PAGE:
Airbus Industrie Flight 129

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Airbus Industrie Flight 129
Accident summary
Date 30 June 1994 (1994-06-30)
Summary Pilot error,
Loss of control
Site Toulouse-Blagnac Airport
43°38′6″N 1°21′30″E / 43.63500°N 1.35833°E / 43.63500; 1.35833Coordinates: 43°38′6″N 1°21′30″E / 43.63500°N 1.35833°E / 43.63500; 1.35833
Passengers 4
Crew 3
Fatalities 7 (all)
Survivors 0
Aircraft type Airbus A330-321
Operator Airbus
Registration F-WWKH

Airbus Industrie Flight 129 refers to an Airbus A330-321 that crashed on 30 June 1994 at Toulouse-Blagnac Airport while undergoing a test to certify its takeoff capability with a single engine failure.[1] It was the first fatal accident involving an Airbus A330 as well as the first hull-loss of the type.[2] It remained the only fatal accident involving an A330 until the crash of Air France Flight 447 on 1 June 2009.[2]


The aircraft involved in the accident was an Airbus A330-321, registration F-WWKH, c/n 42. Equipped with a twin Pratt & Whitney PW4164 powerplant, it first flew on 14 October 1993.[3] The aircraft was 259 days old at the time of the accident.



The objective of the flight was to test the performance of the aircraft with the center of gravity near its aft limit.[4] Tons of water were carried in bladders in the rear of the aircraft's cabin to move the center of gravity to the desired position.[citation needed] The particular test that led to the crash was a simulated engine failure after takeoff, which meant shutting down one of the aircraft's engines and switching off a hydraulic circuit.[5] During the test, the aircraft's autopilot would also be set to fly the plane to an altitude of 2,000 feet (610 m).[5]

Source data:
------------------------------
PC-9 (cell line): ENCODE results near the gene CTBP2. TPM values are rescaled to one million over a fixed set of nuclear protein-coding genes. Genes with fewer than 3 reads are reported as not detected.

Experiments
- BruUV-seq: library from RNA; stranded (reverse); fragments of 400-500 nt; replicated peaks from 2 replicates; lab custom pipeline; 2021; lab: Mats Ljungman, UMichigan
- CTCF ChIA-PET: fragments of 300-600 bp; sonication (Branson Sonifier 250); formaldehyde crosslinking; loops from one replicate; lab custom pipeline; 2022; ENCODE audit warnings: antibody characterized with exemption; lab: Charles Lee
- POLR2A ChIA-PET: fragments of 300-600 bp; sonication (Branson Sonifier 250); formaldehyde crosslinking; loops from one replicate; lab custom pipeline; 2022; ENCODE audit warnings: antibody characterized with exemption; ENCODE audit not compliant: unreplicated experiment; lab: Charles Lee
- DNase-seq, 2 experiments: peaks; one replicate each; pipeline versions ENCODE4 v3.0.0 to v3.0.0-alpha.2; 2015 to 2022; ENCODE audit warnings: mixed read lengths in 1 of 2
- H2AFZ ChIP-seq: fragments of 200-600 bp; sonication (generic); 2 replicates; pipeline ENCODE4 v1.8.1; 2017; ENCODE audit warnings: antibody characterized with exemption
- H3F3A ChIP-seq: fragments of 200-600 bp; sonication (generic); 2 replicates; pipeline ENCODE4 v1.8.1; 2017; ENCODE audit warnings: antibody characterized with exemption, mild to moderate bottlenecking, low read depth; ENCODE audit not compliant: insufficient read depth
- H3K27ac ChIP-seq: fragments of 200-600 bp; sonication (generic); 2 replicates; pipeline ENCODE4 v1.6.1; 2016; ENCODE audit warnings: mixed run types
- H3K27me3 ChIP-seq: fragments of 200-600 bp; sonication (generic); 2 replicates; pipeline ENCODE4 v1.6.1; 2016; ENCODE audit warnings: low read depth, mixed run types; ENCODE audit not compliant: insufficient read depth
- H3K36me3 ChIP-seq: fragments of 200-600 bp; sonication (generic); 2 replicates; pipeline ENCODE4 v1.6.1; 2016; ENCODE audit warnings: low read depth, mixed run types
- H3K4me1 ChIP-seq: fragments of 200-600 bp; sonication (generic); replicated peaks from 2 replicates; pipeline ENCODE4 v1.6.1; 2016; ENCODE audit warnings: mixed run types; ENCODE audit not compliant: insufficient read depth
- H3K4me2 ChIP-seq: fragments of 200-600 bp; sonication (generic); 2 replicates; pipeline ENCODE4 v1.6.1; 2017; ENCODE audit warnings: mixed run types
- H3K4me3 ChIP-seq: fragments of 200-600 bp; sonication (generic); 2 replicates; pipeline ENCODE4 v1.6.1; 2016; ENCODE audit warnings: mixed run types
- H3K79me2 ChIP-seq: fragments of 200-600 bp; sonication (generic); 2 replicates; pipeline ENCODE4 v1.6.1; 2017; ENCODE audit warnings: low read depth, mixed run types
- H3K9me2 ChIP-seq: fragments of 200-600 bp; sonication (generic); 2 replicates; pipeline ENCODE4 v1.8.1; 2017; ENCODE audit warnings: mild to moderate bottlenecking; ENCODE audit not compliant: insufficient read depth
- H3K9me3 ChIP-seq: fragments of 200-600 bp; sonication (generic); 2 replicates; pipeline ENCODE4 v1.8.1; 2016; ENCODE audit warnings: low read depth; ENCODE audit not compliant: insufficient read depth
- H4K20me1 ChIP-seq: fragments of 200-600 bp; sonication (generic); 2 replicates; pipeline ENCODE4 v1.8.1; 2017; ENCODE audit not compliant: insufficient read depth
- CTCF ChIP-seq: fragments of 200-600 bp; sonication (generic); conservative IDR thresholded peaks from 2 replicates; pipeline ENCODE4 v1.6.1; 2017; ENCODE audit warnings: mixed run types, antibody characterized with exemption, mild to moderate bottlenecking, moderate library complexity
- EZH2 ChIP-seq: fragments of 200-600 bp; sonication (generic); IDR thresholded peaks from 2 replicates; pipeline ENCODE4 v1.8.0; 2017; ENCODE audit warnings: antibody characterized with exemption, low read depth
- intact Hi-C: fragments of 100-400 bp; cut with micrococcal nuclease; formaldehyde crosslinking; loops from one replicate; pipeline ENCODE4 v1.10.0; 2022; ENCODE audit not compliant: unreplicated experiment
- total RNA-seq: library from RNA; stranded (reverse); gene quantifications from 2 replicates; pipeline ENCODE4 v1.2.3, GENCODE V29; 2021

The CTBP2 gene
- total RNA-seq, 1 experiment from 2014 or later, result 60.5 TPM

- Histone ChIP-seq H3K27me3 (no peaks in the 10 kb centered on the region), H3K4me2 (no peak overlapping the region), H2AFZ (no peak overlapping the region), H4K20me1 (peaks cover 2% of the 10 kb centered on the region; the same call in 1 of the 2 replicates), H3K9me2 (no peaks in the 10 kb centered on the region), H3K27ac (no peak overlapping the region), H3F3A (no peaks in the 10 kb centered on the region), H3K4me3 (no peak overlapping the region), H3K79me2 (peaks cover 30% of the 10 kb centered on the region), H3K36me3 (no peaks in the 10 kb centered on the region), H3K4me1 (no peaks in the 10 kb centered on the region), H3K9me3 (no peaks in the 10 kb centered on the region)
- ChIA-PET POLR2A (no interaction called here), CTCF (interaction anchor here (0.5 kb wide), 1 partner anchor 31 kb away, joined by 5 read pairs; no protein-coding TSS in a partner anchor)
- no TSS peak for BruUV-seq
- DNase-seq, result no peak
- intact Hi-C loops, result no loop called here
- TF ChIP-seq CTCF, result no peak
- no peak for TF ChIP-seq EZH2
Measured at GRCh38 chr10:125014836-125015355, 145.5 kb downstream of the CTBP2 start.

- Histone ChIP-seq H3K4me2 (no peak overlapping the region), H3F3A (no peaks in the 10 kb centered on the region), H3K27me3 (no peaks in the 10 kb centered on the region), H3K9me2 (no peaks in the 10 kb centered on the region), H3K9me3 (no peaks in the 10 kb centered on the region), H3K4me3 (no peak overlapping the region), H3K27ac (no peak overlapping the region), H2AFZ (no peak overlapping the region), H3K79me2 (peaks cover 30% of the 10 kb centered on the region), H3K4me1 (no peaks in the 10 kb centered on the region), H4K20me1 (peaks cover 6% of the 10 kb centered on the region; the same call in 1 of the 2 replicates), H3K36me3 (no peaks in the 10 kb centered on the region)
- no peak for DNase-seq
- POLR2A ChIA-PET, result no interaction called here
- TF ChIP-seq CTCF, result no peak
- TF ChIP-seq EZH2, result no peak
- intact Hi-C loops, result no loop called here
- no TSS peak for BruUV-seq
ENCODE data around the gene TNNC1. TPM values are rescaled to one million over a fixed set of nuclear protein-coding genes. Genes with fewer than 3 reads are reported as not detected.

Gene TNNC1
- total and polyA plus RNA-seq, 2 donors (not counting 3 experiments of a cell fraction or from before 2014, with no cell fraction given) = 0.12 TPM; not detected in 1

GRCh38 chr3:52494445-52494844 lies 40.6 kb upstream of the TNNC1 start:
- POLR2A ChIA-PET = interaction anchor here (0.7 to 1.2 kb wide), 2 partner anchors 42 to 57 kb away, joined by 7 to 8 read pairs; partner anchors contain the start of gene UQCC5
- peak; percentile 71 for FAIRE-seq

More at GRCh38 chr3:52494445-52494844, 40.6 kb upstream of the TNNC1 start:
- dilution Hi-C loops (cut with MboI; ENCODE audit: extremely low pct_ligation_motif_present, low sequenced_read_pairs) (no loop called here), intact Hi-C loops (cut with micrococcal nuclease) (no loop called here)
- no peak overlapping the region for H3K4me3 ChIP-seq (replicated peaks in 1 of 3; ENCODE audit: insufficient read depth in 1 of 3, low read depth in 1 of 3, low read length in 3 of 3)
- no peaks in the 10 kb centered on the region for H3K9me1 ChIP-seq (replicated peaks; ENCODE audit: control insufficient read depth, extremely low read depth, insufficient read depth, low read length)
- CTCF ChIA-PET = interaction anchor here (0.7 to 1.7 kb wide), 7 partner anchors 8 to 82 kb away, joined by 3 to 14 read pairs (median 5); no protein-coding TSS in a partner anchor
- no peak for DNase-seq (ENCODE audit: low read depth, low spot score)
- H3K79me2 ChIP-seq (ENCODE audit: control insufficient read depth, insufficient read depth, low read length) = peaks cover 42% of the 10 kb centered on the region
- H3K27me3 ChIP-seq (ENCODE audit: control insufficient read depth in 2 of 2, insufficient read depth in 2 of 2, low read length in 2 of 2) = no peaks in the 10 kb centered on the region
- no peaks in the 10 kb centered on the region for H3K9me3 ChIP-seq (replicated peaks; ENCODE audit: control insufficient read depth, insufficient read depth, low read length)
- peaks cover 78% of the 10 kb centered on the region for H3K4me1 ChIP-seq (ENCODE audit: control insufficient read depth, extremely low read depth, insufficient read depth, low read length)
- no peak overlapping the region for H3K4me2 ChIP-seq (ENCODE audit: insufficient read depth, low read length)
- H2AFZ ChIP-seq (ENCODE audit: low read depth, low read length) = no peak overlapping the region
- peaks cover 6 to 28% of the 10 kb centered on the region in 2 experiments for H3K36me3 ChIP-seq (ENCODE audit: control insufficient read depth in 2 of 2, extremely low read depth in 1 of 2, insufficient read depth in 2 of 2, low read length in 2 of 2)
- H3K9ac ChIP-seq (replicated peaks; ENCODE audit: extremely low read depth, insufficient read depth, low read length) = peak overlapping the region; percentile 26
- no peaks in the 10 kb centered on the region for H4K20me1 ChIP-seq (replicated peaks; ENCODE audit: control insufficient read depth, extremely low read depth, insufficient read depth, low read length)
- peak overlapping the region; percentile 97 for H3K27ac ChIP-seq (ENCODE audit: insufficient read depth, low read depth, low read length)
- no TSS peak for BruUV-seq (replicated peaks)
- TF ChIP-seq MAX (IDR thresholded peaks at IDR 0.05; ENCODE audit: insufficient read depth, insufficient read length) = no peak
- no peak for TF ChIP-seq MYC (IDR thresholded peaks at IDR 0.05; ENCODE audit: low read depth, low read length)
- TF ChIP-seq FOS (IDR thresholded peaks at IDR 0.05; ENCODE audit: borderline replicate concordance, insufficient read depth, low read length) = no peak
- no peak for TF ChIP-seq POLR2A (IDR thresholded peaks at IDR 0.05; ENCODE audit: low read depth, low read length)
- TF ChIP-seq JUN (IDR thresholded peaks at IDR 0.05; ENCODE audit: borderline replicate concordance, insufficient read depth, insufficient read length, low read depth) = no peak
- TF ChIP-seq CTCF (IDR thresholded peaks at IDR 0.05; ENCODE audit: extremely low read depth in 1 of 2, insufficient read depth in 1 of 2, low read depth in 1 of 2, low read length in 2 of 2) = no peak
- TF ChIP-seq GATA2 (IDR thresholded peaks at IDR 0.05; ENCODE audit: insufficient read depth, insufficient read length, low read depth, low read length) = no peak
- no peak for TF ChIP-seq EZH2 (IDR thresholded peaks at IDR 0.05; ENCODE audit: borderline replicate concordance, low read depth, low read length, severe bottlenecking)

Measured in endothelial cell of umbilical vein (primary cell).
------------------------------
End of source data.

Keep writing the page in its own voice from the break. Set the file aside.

The aircraft had just successfully completed a landing in extreme weather conditions,[citation needed] and was in the process of demonstrating a takeoff with a simulated loss of one of the two engines, with the aircraft's center of gravity located in an extreme aft position.[6] The aircraft was flown by the co-pilot, while the actions to shut off the engine and hydraulic circuit, and engage the autopilot, were carried out by the captain.[6][7] The takeoff was completed successfully and the captain shut off the engine and hydraulic circuit. Three attempts were needed to engage the autopilot[7] and the aircraft started to ascend to 2000 ft. The aircraft climbed too steeply, decreasing speed to 100 knots (120 mph; 190 km/h), below the minimum 118 knots required to maintain control.[7] The aircraft started to roll so the crew reduced power on the operating engine to counter the thrust asymmetry. This exacerbated the problem and the aircraft pitched down 15 degrees and soon after crashed into the ground.[1] All seven people on board were killed.

See also[edit]


  1. ^ a b Accident description at the Aviation Safety Network. Retrieved on 18 July 2012.
  2. ^ a b "Accident record for the Airbus A330". Aviation Safety Network. Retrieved 11 August 2011. 
  3. ^ "Airbus A330 - MSN 42 - F-WWKH". Retrieved 18 July 2012. 
  4. ^ Learmount, David (6 July 1994 – 12 July 1994). "Autopilot test ends in A330 take-off crash". Flight International 146 (4428): 4. ISSN 0015-3710. Archived from the original on 18 July 2012.  Check date values in: |date= (help)
  5. ^ a b
  6. ^ a b Learmount, David (10 August 1994 – 16 August 1994). "A330 crash caused by series of small errors". Flight International: 6. Archived from the original (PDF) on 18 July 2012. Retrieved 18 July 2012. Immediately after take-off, the captain then carried out the test procedures: autopilot engage, throttle-back port engine and trip circuit-breaker for blue hydraulic circuit.  Check date values in: |date= (help)
  7. ^ a b c Learmount, David (17 August 1994 – 23 August 1994). "Airbus wary over A330 changes". Flight International: 4. Archived from the original (PDF) on 18 July 2012. Retrieved 18 July 2012.  Check date values in: |date= (help)

External links[edit]